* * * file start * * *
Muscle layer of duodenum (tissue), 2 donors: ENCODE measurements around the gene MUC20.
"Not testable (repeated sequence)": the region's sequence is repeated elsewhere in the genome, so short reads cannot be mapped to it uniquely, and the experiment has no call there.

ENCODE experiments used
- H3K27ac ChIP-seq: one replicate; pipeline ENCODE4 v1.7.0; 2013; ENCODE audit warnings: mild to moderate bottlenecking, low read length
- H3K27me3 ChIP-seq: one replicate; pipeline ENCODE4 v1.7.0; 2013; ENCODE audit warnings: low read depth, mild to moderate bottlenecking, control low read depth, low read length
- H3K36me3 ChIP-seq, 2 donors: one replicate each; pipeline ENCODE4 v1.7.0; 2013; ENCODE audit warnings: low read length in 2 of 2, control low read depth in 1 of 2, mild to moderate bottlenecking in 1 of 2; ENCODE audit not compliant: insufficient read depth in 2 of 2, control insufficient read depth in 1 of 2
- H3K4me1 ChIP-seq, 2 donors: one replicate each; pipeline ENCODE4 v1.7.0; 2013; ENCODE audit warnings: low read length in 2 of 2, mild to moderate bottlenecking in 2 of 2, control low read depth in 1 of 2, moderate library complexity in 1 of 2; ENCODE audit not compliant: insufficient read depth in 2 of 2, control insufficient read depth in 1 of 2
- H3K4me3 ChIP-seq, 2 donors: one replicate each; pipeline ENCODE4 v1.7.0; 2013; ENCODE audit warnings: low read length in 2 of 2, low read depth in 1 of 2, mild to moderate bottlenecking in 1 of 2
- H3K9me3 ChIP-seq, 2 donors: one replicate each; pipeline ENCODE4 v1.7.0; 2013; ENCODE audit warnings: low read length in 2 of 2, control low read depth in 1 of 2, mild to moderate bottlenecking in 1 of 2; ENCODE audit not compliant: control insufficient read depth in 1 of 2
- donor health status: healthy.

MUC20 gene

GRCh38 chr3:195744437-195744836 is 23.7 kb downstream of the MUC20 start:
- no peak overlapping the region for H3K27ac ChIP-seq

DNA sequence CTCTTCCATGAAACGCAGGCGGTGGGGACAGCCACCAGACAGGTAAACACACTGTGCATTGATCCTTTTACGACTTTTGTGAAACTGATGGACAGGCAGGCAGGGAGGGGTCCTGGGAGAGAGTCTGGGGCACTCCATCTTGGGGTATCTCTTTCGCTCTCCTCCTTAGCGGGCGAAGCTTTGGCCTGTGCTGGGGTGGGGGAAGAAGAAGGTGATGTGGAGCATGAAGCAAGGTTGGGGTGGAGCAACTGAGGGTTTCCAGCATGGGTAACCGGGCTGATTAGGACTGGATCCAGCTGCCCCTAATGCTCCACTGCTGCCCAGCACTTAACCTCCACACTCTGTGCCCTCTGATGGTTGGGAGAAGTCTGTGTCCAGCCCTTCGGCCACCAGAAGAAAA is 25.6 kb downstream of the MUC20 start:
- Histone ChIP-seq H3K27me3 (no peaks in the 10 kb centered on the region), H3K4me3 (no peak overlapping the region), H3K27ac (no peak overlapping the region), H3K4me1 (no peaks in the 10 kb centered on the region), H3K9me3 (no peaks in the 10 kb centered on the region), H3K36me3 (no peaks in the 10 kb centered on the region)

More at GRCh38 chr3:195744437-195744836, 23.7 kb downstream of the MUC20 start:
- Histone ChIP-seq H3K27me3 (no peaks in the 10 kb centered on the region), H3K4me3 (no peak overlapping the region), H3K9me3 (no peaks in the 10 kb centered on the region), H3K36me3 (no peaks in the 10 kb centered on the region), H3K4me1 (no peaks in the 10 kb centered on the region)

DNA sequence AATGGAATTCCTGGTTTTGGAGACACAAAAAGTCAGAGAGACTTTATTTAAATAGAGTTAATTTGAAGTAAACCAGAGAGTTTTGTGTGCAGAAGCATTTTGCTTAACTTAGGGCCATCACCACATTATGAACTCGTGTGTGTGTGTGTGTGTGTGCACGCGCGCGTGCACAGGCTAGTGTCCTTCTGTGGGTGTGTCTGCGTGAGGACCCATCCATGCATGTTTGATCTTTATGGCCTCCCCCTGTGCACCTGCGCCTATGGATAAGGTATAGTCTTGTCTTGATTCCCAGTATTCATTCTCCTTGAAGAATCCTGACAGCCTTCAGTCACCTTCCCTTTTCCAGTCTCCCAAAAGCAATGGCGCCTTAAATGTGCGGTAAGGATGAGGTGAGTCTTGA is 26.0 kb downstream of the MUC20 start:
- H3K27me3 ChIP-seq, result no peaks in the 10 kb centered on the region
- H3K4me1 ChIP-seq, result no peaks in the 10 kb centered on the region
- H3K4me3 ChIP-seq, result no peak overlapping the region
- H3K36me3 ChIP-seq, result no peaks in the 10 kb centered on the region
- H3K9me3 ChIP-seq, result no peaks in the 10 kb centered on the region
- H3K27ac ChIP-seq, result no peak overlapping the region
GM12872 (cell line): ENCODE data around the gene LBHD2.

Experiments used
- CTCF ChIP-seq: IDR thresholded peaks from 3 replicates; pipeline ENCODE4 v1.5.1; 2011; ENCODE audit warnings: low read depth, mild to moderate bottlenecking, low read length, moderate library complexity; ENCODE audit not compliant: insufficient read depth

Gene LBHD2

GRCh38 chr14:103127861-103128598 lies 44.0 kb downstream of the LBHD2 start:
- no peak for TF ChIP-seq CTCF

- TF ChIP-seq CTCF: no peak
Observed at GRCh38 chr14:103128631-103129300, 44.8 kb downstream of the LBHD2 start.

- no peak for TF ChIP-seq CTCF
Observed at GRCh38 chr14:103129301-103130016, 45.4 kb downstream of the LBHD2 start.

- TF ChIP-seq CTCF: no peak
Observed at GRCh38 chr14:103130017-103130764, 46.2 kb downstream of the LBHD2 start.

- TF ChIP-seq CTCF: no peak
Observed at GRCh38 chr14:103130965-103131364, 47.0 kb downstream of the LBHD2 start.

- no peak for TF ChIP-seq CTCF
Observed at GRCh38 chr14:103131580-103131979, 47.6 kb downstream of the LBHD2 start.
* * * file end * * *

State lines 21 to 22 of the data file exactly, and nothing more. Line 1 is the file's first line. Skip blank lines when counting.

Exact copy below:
- H3K4me3 ChIP-seq, result no peak overlapping the region
- H3K36me3 ChIP-seq, result no peaks in the 10 kb centered on the region